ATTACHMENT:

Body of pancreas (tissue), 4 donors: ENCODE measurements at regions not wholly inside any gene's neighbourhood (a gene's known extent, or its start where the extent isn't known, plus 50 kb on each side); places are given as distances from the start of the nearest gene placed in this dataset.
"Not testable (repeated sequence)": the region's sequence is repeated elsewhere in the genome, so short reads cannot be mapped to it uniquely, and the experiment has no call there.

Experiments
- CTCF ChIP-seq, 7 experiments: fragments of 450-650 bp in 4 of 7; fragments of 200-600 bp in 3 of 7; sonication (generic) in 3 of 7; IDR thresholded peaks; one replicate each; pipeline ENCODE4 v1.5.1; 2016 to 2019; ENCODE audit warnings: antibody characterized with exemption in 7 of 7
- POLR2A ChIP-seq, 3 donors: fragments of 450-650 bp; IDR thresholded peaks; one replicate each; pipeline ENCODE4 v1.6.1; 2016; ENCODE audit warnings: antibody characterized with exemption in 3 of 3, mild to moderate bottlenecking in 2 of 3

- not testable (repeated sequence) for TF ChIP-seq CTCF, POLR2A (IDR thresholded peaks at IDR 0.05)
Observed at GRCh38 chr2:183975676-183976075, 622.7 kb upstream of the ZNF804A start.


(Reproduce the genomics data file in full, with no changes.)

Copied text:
Body of pancreas (tissue), 4 donors: ENCODE measurements at regions not wholly inside any gene's neighbourhood (a gene's known extent, or its start where the extent isn't known, plus 50 kb on each side); places are given as distances from the start of the nearest gene placed in this dataset.
"Not testable (repeated sequence)": the region's sequence is repeated elsewhere in the genome, so short reads cannot be mapped to it uniquely, and the experiment has no call there.

Experiments
- CTCF ChIP-seq, 7 experiments: fragments of 450-650 bp in 4 of 7; fragments of 200-600 bp in 3 of 7; sonication (generic) in 3 of 7; IDR thresholded peaks; one replicate each; pipeline ENCODE4 v1.5.1; 2016 to 2019; ENCODE audit warnings: antibody characterized with exemption in 7 of 7
- POLR2A ChIP-seq, 3 donors: fragments of 450-650 bp; IDR thresholded peaks; one replicate each; pipeline ENCODE4 v1.6.1; 2016; ENCODE audit warnings: antibody characterized with exemption in 3 of 3, mild to moderate bottlenecking in 2 of 3

- not testable (repeated sequence) for TF ChIP-seq CTCF, POLR2A (IDR thresholded peaks at IDR 0.05)
Observed at GRCh38 chr2:183975676-183976075, 622.7 kb upstream of the ZNF804A start.